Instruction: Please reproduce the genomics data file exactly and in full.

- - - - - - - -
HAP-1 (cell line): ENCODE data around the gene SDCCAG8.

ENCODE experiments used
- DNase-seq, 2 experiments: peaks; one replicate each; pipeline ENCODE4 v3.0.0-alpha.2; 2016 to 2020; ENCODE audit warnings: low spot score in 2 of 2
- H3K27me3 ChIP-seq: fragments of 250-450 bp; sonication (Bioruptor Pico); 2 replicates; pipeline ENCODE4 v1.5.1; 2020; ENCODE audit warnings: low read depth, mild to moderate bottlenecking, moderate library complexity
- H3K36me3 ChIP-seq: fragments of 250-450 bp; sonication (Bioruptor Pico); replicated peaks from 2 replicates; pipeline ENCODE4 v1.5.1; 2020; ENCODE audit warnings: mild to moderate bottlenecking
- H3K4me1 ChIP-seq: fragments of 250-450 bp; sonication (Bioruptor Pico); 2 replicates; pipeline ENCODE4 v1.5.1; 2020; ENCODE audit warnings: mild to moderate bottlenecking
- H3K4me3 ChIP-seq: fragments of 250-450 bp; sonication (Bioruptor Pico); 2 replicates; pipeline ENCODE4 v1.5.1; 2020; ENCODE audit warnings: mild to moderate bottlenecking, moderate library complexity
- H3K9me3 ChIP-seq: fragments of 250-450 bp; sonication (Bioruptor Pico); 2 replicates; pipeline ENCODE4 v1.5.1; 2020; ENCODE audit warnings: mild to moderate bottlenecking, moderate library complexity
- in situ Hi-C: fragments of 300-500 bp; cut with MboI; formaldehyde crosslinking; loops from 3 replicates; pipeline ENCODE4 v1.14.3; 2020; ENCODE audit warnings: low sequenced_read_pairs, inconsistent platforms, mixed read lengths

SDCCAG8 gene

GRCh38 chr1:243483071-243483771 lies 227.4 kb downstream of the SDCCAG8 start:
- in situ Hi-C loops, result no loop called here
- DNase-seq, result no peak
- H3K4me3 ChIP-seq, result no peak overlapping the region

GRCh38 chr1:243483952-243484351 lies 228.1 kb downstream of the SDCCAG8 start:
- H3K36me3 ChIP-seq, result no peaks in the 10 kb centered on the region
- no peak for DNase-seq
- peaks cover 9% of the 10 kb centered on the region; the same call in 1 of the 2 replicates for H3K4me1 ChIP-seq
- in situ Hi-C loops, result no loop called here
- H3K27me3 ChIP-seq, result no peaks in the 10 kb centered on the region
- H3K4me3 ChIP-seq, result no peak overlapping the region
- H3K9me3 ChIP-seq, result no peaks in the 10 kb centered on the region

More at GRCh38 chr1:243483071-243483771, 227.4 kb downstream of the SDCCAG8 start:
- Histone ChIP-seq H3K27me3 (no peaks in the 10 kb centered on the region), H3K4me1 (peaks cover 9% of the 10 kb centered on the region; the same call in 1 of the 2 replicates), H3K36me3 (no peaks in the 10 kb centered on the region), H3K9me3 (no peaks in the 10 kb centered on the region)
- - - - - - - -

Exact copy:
HAP-1 (cell line): ENCODE data around the gene SDCCAG8.

ENCODE experiments used
- DNase-seq, 2 experiments: peaks; one replicate each; pipeline ENCODE4 v3.0.0-alpha.2; 2016 to 2020; ENCODE audit warnings: low spot score in 2 of 2
- H3K27me3 ChIP-seq: fragments of 250-450 bp; sonication (Bioruptor Pico); 2 replicates; pipeline ENCODE4 v1.5.1; 2020; ENCODE audit warnings: low read depth, mild to moderate bottlenecking, moderate library complexity
- H3K36me3 ChIP-seq: fragments of 250-450 bp; sonication (Bioruptor Pico); replicated peaks from 2 replicates; pipeline ENCODE4 v1.5.1; 2020; ENCODE audit warnings: mild to moderate bottlenecking
- H3K4me1 ChIP-seq: fragments of 250-450 bp; sonication (Bioruptor Pico); 2 replicates; pipeline ENCODE4 v1.5.1; 2020; ENCODE audit warnings: mild to moderate bottlenecking
- H3K4me3 ChIP-seq: fragments of 250-450 bp; sonication (Bioruptor Pico); 2 replicates; pipeline ENCODE4 v1.5.1; 2020; ENCODE audit warnings: mild to moderate bottlenecking, moderate library complexity
- H3K9me3 ChIP-seq: fragments of 250-450 bp; sonication (Bioruptor Pico); 2 replicates; pipeline ENCODE4 v1.5.1; 2020; ENCODE audit warnings: mild to moderate bottlenecking, moderate library complexity
- in situ Hi-C: fragments of 300-500 bp; cut with MboI; formaldehyde crosslinking; loops from 3 replicates; pipeline ENCODE4 v1.14.3; 2020; ENCODE audit warnings: low sequenced_read_pairs, inconsistent platforms, mixed read lengths

SDCCAG8 gene

GRCh38 chr1:243483071-243483771 lies 227.4 kb downstream of the SDCCAG8 start:
- in situ Hi-C loops, result no loop called here
- DNase-seq, result no peak
- H3K4me3 ChIP-seq, result no peak overlapping the region

GRCh38 chr1:243483952-243484351 lies 228.1 kb downstream of the SDCCAG8 start:
- H3K36me3 ChIP-seq, result no peaks in the 10 kb centered on the region
- no peak for DNase-seq
- peaks cover 9% of the 10 kb centered on the region; the same call in 1 of the 2 replicates for H3K4me1 ChIP-seq
- in situ Hi-C loops, result no loop called here
- H3K27me3 ChIP-seq, result no peaks in the 10 kb centered on the region
- H3K4me3 ChIP-seq, result no peak overlapping the region
- H3K9me3 ChIP-seq, result no peaks in the 10 kb centered on the region

More at GRCh38 chr1:243483071-243483771, 227.4 kb downstream of the SDCCAG8 start:
- Histone ChIP-seq H3K27me3 (no peaks in the 10 kb centered on the region), H3K4me1 (peaks cover 9% of the 10 kb centered on the region; the same call in 1 of the 2 replicates), H3K36me3 (no peaks in the 10 kb centered on the region), H3K9me3 (no peaks in the 10 kb centered on the region)